The travel expenses deduction
With countries and states gradually removing travel restrictions and reopening food and lodging venues, business owners are starting to travel for their business again. If you are a business owner, one way to keep your taxes low is to take all the tax deductions you are entitled to by the Internal Revenue Service (IRS) for your activity. Below are my tips to maximize your travel deductions while staying compliant with the tax rules!
What is a business trip?
As a general rule, only expenses incurred for your business are tax deductible. Expenses incurred for personal travels are not. The travels that will earn you “business miles” include:
1. Travels to customers, vendors, business locations.
2. Travels between offices : for example, travels from your main office to a secondary office.
3. Travels for administrative tasks: for example, travels to the bank, to the office supply store or to the post office. Don’t forget to include those as they can add up quickly!
4. Travel to the airport: for example, travels to and from the airport for a business trip
Commuting trips: they are not deductible
You cannot deduct expenses for travels from your home to your main office: the first trip from your home and the last trip back to your home are commuting trips and are not deductible. For example, parking fees incurred when visiting a customer are deductible - while parking fees incurred at your workplace are non-deductible communing expenses.
For combined business and vacation travels: plan wisely!
If your trip is mainly for business, 100% of the transportation costs (airfaire, mileage etc) are deductible. If the trip is mainly for vacation, none of the transportation costs are deductible.
Business meals : temporary 100% tax deduction for 2021 & 2022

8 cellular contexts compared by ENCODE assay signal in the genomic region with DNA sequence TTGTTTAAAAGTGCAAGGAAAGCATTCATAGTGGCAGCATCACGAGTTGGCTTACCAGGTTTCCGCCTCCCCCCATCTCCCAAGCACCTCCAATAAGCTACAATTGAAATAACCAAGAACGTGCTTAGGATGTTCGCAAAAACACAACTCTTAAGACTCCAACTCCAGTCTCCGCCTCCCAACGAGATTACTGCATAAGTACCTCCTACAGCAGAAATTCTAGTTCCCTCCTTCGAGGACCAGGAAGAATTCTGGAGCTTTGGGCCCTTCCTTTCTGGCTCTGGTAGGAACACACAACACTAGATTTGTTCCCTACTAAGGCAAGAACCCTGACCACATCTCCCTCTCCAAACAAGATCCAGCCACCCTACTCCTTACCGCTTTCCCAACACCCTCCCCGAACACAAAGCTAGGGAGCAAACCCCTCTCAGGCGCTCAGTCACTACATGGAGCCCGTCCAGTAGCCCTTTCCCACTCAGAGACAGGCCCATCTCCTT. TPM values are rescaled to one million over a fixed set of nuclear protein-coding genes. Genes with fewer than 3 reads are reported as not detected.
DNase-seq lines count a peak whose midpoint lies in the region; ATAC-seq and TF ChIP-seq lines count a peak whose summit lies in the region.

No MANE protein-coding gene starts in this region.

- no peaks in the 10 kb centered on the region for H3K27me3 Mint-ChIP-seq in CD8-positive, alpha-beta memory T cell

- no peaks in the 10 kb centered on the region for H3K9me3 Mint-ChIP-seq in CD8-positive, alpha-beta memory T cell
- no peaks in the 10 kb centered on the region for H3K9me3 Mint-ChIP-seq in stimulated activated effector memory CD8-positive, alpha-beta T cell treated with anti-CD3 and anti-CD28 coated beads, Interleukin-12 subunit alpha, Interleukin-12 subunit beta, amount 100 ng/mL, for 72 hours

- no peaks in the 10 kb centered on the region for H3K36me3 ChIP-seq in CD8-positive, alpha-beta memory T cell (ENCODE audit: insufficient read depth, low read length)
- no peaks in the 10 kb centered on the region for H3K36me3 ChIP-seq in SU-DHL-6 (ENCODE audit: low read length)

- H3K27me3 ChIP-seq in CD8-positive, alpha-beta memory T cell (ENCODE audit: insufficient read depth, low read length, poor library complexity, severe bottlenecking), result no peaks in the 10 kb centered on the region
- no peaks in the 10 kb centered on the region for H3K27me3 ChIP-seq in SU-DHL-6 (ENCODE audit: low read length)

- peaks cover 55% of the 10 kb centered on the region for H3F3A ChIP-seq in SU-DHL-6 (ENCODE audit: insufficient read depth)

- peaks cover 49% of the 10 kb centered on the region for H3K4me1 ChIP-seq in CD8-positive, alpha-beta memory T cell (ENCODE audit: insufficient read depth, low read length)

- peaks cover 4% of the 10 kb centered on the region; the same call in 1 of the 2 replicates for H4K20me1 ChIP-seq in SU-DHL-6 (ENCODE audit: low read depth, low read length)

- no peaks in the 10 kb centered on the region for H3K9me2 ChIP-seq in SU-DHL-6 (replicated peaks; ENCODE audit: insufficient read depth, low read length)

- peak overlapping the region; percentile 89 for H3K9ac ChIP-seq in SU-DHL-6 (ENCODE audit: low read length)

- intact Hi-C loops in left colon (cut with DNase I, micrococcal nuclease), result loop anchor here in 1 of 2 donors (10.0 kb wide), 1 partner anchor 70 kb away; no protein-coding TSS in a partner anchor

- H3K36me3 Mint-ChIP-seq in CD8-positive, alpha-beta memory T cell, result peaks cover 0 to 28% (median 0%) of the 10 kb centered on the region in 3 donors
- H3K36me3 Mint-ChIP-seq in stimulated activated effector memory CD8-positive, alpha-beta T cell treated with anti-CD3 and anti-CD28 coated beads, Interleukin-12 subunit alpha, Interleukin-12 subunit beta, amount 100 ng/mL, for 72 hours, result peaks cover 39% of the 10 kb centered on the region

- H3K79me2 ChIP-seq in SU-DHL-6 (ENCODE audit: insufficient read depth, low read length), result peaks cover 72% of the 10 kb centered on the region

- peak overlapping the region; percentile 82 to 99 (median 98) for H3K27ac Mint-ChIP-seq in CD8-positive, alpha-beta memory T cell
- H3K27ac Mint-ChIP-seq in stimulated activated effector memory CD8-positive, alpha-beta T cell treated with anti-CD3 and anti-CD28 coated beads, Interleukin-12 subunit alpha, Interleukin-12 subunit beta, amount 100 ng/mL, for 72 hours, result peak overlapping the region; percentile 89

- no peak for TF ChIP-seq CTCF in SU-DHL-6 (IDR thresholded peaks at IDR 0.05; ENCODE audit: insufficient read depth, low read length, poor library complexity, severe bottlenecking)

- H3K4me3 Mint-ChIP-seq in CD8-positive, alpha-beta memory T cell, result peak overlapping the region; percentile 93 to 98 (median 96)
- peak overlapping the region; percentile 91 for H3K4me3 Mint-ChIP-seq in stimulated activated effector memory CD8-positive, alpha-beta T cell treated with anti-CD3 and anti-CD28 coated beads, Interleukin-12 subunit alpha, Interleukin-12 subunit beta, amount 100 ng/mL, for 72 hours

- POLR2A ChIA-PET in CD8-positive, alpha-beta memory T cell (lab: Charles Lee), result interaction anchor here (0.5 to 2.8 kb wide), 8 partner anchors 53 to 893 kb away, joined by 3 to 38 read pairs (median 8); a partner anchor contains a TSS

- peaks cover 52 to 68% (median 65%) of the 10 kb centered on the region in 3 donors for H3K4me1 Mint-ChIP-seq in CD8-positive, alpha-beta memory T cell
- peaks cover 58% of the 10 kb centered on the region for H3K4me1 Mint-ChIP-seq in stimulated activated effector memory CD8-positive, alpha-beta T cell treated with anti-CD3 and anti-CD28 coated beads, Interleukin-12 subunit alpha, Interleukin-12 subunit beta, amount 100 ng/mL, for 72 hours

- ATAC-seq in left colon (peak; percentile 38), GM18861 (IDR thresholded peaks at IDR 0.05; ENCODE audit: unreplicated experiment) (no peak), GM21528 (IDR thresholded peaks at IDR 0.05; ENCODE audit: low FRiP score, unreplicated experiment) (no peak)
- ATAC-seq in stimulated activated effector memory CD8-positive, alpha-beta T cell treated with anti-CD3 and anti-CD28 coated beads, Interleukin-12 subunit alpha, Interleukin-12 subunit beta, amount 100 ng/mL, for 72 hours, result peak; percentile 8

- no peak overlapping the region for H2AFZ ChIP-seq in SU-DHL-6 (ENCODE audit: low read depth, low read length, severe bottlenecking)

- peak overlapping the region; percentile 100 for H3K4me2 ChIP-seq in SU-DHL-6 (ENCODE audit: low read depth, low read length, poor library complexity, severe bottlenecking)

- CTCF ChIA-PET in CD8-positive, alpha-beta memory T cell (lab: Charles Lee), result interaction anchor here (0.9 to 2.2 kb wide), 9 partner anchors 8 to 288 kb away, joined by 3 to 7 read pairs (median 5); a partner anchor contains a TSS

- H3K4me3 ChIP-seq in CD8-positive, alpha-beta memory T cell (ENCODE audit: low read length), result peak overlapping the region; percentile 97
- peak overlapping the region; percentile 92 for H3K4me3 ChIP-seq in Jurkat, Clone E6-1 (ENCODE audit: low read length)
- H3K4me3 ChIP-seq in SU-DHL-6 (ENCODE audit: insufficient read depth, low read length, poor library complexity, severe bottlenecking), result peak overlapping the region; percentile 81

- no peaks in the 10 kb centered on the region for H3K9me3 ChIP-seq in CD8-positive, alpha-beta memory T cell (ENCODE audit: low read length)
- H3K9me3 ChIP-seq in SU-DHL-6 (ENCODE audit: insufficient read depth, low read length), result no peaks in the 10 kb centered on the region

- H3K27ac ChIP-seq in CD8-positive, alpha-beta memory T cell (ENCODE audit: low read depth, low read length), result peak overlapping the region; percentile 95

Restaurant have struggled greatly during the COVID19 pandemic. As a result, the government has provided new tax relief: you can deduct 100% of business-related food and beverages expenses incurred at restaurants for tax years 2021 & 2022 (as opposed to 50% previously).
Records : keep a detailed log to claim a travel tax benefit!
For each trip, you should keep a log / diary that answers the questions “who, what , when, where and why”: the log should include the date, the destination, the business purpose, the amount of the expense, the business relationship between the taxpayer and the persons and the mileage.
When using a car (yours or your employer’s) for travelling, you need to keep a mileage log of your business travels. The log should be prepared right after the trip (contemporaneous requirement) to be valid.
To know more about how long to keep a mileage log: https://www.kbfinancials.biz/retention-des-documents.html
What method to deduct: actual cost vs standard rate?
Self-employed individuals get the most generous and straightforward deduction when using their personal car: they can deduct either the actual costs or a mileage standard rate (57.5 cents per miles in tax year 2020).
To know more about other tax deductions for the self-employed: https://www.kbfinancials.biz/additional-tax-deductions-for-self-employed-individuals.html
The key to maximizing your tax deductions is to keep good records. Contact Karine Bauer at Kbauer Financials LLC to optimize your tax deductions. As always, the views contained in this article are not tax or legal advice and are not a substitute for consulting with a tax professional. Karine Bauer, EA is an Enrolled Agent licensed by the Treasury Department with unlimited rights to represent taxpayers before the Internal Revenue Service. She is an experienced tax professional with more than 20 years of international experience.
Bear in mind the date of this article as tax laws change overtime.
Updated – July 30th, 2021